Everybody there had been doing something for five, ten years, gotten some success and some results. And there was this underlying theme that the questions was like, “Oh, what do I do next,” or, “What else should I do,” or, “Should I sell my business,” or, “Should I get out of this relationship,” or whatever. There was this urgency and antsyness. And Tony was just like, “You guys are running away from what you need to dig deeper into, and that is mastery. Mastery is digging even deeper. Don’t sell your business. Go deeper. Don’t run away from the relationship. Go deeper. It’s so easy to go to the shiny object, the new, fancy thing. Go deeper. That’s mastery.” That hit me like a ton of bricks, and I realized how true it was.

Chandler Bolt: Oh my gosh. And I’ll speak to that. So it’s a similar conversation I had with someone else was like, “What’s new?” And that’s the common question is like, “Hey, what’s new?” And I just find myself answering that question, “Not much. Just doubling down on a bunch of the same things from last time we talked.” And it’s not sexy, but it does work. And I find that people always ask me that question, and I’m like, “To be honest, not a whole lot, just more of the thing that’s working really well.” And there’s this need or this pressure to have new things.

And I was guilty of this. I don’t even think we’ve talked about this, but gosh, maybe a year or two years ago, I was thinking, I’m like, “You know what? I think I’ve really hit a ceiling with Self-Publishing School. Maybe I should train some people to run it. Maybe I should sell the company. Maybe I should get out of the business. What’s next? I’m sure I could be doing something even bigger,” and all those things. And I had a couple of friends challenge me. One friend said, he said, from a bunch of his mentors that he’s talked to, it was like all of them that have achieved significant success didn’t do it by doing a bunch of things. They did it by doing one, maybe two things over a 10 or 20-year period and doing them really, really, really well, and how, when you jump around, you actually kill momentum because you have to … 

It’s the whole flywheel doom loop. Just when you’re starting to get the flywheel spinning, you move on to the next one, and then that flywheel stops or slows down. And so you’ve got all of these half-momentum things versus continuing to push the same snowball down the hill or the same flywheel or whatever analogy you want to use. But really, in pushing that one thing forward, it’s going to double down. And I had another friend who really just challenged me. He said, “You need to look at the … ” It’s almost like I had forced a limit in the marketplace because I was looking at the internet marketing world, and I’m like, “Okay. These businesses cap out at maybe five to ten million a year. I think I’m going to approach that ceiling.”

But then he forced me to really look at, “Hey, how big is the publishing industry? How big are publishers? What’s their market gap? What’s their yearly revenue? And if you looked at it in that way, you can easily take this company to 50, maybe 100 million dollars.” And with that in mind, it was a new challenge in the same business. And that’s what, I think, you were saying that Tony was saying is just like there’s ways, if you truly seek mastery and if you go deeper in the thing that you’re already doing, there’s ways to find a new challenge in the current thing that you’re doing. And in doing so, you’ll inspire yourself to do bigger things, and there’s probably more meat on the bone than you originally thought.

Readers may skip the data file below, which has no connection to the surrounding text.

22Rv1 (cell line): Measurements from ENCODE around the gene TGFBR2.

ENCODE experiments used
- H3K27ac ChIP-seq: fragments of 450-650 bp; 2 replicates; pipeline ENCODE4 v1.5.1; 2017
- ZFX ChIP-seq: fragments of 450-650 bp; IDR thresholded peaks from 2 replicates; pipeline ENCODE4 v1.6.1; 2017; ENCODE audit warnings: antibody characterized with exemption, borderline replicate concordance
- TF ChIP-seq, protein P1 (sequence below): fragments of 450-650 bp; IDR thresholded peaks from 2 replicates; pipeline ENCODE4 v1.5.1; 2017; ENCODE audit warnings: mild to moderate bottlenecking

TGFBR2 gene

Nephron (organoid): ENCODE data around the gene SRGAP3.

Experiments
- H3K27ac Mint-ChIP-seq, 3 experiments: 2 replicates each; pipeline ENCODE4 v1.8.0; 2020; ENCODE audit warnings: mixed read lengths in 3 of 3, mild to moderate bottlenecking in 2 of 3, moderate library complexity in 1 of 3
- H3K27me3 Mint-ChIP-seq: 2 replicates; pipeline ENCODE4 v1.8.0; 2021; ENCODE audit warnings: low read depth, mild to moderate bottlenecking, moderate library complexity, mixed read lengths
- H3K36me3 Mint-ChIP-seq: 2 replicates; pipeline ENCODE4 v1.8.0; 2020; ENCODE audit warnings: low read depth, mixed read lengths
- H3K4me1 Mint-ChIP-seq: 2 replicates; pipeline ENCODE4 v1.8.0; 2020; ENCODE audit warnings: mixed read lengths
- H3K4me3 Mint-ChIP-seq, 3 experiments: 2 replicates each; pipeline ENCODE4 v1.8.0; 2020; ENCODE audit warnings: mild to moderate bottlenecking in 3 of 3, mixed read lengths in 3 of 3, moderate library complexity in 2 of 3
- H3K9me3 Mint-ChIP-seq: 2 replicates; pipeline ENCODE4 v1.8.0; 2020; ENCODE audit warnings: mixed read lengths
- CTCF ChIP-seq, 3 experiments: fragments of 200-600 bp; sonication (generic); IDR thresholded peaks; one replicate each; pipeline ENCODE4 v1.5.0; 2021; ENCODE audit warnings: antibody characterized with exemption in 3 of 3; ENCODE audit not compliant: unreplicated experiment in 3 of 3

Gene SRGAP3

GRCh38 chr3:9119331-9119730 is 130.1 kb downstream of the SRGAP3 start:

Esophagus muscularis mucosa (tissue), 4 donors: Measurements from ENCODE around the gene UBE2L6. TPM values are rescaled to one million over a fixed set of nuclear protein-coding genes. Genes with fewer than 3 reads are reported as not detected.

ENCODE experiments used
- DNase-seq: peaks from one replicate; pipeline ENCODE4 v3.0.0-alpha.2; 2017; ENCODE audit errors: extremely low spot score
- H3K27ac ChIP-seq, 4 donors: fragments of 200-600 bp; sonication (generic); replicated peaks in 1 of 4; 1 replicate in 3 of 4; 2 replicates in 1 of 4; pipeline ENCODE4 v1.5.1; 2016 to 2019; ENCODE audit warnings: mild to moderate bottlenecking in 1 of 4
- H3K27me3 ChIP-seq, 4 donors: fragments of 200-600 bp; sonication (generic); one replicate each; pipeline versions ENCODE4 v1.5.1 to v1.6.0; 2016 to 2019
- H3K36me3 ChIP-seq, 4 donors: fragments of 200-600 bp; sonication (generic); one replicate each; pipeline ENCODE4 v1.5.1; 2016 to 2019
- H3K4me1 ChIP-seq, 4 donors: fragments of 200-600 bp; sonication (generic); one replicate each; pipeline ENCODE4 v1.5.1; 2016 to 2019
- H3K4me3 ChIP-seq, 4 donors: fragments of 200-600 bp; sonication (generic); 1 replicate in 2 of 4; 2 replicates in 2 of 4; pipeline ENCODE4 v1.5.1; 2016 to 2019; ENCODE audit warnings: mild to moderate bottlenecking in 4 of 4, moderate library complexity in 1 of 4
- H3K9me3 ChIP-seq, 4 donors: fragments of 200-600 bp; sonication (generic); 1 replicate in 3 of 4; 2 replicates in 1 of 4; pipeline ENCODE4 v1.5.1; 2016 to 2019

James Mel: Exactly. That’s the point, but you got to be willing to dig deeper and really get mastery. I love what you said there too about just, “What’s new?” “Not much.” We think so alike because I’ve literally trained myself, Chandler, in business to, when things are quote, unquote, “boring,” I know that’s when I’m doing a good job. You know what I mean?

Chandler Bolt: Right.

James Mel: It’s like, as you know, I invest in real estate. It’s like, “Yeah, just got another property.” And it’s not fun. It’s not exciting. It’s not like investing in bitcoin that’s going to go up and down. It’s the same thing, but that’s when I know I’m on the right track.

Chandler Bolt: Yes, and if you hear a lot of people yelling about a thing that is new, it’s probably sexy and it’s often not a long-term, fundamentally sound thing. You don’t hear Warren Buffet yelling from the rooftop about how he’s reinvesting in Coke or any of those things. But I mean, he’s one of the richest people on the planet. Now you’re getting press from Amazon, and I just started reading this morning, The Bezos Letters, new book. It’s pretty good so far. But now they’re the company that everyone’s been talking about. What no one’s talking about is that that company’s been around for what? 20, 30 years? I mean, they went public in 1997, so this book is all about 21 years’ worth of shareholder letters-

James Mel: Wow.

Chandler Bolt: … that he wrote and the 14 fundamental principles inside that. But it’s like, “Okay. Well, they’ve been public for 21 years.” And it goes through the quote … It’s one of my favorite quotes. A friend of mine, Hal Elrod, told me, which is … and it’s not his original quote, but, “It takes 10 years to become an overnight success.” And just that feeling that people want the overnight success. But when you see it, what you don’t realize is like the whole iceberg theory, which is the majority of the mass of that thing is below the surface and unseen.